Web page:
By Nora A. Taylor
Summer 2021 Issue
For the past couple of years, I have been studying the work of the Vietnamese-Danish artist Danh Vo. Among the works that caught my attention was a performative piece that involved his father, who grew up in a Catholic family in Vietnam, and was particularly skilled in penmanship. As a gay man, Vo had a difficult relationship with his father and found that giving him a task would create a connection between them. The task consisted of re-transcribing by hand, in cursive script, a letter that had originally been written by a young Jesuit missionary named Jean-Théophane Vénard to his own father prior to Vénard’s execution. A letter that was once written by a son to his father was now re-written by a father for his son.
I thought about this recently in connection to my own father and our epistolary relationship. For the past six years, since my mother passed away, he has been demanding the return of letters that he had written to her. My siblings and I only discovered after her passing that she had not only kept the letters, but copied them with a typewriter and placed them into a folder in chronological order. This act of re-mediation, from handwritten to typewritten seemed poignant.
I could picture my mother at a desk, pressing her fingers hard onto the keyboard, re-writing each of my father’s words loudly with a vengeance. This act was different from what I imagined would be a gentler and softer gesture used by Phung Vo, Danh Vo’s father. Granted, the letters my mother typed were from her friend, then lover, then fiancé, then husband, then ex-husband, and the content of the letters was likely vastly and dramatically different from the content of those of the clergyman. My father must have expressed more intimate feelings toward my mother in his. They might have confessed wrongdoings and begged for forgiveness. Many of them were also written with love. What interested me most about Phung Vo’s letter writing, though, was his participation in his son’s art practice through his calligraphy. The letter’s content didn’t matter. It was about sharing something with his son. The father didn’t understand what he was writing, since he didn’t read French, but he understood that the gesture of writing made his son happy and gave him the opportunity to share his own talent with his artist son. Not being able to understand even what his son’s practice was about, he knew that he had a talent for letter writing and was proud to offer it to his son. Still, in writing the letter, he embodied the author of the letter, re-enacting the moment when the original letter was written.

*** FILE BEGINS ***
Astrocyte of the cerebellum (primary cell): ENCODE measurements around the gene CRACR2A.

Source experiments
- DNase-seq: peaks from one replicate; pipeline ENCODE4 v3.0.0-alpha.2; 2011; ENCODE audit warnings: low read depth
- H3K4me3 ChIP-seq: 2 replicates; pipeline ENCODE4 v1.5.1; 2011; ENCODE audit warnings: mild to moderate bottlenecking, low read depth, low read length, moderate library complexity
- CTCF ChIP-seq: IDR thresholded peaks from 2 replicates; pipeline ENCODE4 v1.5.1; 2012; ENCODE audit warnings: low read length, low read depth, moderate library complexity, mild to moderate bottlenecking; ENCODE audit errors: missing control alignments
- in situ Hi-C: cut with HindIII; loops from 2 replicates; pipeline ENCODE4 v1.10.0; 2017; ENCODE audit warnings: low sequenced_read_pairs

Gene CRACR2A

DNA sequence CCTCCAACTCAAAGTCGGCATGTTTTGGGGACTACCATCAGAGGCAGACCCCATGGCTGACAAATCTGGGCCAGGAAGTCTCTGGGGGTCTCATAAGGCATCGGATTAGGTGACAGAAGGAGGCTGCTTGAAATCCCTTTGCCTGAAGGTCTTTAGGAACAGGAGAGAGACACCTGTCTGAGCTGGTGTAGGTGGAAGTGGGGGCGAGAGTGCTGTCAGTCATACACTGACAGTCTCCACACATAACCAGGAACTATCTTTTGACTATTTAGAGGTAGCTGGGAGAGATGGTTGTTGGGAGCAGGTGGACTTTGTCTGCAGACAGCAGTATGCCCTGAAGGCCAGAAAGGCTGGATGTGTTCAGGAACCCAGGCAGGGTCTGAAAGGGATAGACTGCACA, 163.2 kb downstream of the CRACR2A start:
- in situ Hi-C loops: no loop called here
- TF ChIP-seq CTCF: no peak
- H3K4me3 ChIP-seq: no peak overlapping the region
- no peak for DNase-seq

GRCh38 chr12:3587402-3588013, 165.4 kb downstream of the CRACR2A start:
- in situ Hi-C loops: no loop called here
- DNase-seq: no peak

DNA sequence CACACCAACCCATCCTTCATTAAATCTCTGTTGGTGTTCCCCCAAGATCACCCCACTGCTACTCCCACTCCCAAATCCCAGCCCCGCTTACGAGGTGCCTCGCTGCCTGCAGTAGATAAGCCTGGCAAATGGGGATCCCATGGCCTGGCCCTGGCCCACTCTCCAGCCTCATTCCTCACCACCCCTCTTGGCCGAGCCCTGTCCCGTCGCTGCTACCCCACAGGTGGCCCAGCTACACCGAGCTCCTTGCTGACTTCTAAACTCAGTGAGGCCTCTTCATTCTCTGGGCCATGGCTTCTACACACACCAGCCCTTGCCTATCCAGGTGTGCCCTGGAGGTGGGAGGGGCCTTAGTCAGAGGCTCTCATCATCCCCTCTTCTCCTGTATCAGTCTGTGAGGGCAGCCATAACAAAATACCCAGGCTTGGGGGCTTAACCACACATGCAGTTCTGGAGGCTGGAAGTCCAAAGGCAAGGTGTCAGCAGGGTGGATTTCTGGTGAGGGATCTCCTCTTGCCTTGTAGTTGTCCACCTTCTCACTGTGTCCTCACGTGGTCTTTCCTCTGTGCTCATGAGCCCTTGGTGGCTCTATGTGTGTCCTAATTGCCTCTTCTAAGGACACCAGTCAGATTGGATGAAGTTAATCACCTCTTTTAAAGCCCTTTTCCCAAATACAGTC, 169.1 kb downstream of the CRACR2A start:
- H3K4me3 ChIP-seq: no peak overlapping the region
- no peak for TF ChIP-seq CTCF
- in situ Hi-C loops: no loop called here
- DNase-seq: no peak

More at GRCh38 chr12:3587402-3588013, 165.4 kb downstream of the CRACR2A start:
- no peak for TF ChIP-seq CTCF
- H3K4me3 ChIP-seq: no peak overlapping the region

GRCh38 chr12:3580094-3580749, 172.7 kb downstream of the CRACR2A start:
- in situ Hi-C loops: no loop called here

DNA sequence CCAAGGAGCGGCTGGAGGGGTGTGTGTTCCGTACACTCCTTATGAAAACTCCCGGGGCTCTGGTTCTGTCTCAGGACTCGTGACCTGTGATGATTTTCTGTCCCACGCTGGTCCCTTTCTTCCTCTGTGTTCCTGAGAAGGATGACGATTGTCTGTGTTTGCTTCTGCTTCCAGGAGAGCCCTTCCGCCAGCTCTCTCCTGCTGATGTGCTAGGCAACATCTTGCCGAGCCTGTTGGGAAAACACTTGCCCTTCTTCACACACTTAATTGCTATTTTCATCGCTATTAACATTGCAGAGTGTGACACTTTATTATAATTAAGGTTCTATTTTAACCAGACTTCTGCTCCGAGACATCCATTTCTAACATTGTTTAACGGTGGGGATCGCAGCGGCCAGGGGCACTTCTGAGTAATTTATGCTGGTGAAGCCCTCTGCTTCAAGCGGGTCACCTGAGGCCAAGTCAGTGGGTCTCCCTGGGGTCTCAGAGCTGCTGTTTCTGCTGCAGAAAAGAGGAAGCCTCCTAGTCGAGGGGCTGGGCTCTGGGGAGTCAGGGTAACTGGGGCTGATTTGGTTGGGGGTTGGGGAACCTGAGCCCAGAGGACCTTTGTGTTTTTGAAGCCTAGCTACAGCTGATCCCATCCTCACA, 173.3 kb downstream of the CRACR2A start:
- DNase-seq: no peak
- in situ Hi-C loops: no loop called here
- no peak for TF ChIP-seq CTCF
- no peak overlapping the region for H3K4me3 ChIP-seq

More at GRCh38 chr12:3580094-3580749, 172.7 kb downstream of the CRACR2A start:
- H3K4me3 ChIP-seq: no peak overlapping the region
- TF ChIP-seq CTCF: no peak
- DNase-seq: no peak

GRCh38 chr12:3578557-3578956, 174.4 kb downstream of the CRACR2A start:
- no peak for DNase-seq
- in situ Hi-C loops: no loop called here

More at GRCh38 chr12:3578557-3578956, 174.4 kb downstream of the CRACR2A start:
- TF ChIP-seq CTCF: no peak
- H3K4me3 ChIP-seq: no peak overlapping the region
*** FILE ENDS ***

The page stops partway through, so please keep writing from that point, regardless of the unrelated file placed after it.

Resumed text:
My mother’s act of typing my father’s letters was also a reenactment but in a different way. Rather than embodying my father, she was reliving his words, reliving the moment when he wrote them, yes, but also when she received them. She was recalling the emotions that she felt when she had read them the first time. I haven’t read those letters, because they disappeared after we initially found them. I only read the first and the last one and then put the folder aside for later, but I haven’t seen it since. The letters ranged from 1954 to 1984. Thirty years of love and anger. Thirty years of words from my father, and none from my mother. She received the letters, her replies, though, are absent. He spoke and she listened. I know she wrote back.
Archives are filled with such letters. Countless literature buffs, historians and librarians have consumed such letters. Letters from famous people are sold at auction. Indeed, even Danh Vo has purchased letters that were typed on White House stationary and signed by Henry Kissinger. A film based on Lee Israel’s autobiography about forging letters from celebrated authors was released in 2018. Letters are the closest thing to a person’s thoughts and voice. They have aura because they are the closest thing to a relic from a person’s mind. Written in the first person, narrated by the self, they are windows into a person’s soul. In the digital age, when most people communicate via email, the significance of the word letter has changed. We can write letters on a computer now and send them electronically. A letter that has been written on paper is now seen as an anachronism, an artifact of the past.